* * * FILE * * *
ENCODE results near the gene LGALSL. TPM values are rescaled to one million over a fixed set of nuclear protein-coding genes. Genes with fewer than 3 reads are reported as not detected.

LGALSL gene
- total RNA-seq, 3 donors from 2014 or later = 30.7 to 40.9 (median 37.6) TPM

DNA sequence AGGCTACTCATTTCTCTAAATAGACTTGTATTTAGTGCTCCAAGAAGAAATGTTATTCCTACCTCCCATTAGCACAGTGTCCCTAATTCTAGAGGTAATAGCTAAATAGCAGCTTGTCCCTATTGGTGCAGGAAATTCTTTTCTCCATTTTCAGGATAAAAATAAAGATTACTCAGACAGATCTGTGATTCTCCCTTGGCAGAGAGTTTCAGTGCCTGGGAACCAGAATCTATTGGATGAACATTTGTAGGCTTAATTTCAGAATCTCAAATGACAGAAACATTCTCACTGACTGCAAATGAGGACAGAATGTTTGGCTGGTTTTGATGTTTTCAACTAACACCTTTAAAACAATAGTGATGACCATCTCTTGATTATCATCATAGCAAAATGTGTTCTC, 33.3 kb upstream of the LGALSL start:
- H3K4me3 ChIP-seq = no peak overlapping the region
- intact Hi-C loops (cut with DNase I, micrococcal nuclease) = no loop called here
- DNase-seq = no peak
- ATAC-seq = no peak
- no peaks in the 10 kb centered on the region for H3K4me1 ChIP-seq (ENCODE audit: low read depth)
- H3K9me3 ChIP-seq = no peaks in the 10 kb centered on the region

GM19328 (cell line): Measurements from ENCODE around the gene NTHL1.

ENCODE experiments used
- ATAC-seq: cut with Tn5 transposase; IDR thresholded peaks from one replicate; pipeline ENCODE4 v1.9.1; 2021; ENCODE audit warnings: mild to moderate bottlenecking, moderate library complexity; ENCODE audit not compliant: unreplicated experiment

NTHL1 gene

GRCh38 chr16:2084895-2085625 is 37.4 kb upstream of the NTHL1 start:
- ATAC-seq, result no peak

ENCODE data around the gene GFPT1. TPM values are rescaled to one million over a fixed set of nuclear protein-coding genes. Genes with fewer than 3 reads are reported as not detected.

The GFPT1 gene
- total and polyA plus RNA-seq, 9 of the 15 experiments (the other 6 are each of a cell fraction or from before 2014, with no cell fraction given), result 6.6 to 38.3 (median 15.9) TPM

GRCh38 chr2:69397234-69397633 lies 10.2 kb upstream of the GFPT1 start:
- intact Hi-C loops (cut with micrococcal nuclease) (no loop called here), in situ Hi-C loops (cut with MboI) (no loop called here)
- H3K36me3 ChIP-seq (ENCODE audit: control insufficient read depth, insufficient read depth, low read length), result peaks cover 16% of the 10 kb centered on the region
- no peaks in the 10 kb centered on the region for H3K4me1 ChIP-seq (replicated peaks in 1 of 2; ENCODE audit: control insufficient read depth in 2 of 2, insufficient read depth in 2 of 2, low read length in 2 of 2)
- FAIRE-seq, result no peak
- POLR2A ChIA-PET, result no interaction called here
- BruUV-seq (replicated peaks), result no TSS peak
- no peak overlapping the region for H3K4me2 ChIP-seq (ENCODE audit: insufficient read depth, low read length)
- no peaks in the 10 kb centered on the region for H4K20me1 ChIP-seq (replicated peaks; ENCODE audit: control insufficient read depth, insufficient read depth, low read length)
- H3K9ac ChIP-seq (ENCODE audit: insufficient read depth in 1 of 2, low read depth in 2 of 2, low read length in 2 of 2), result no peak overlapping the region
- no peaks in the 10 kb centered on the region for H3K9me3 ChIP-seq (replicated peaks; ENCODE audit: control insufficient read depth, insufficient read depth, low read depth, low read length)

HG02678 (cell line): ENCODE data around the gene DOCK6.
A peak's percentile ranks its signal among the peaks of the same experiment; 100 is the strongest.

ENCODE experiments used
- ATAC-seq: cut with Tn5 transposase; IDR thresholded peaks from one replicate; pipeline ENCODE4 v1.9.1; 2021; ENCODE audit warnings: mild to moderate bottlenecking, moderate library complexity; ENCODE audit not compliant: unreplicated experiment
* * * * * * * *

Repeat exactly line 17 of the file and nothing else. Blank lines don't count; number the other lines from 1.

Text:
ENCODE data around the gene GFPT1. TPM values are rescaled to one million over a fixed set of nuclear protein-coding genes. Genes with fewer than 3 reads are reported as not detected.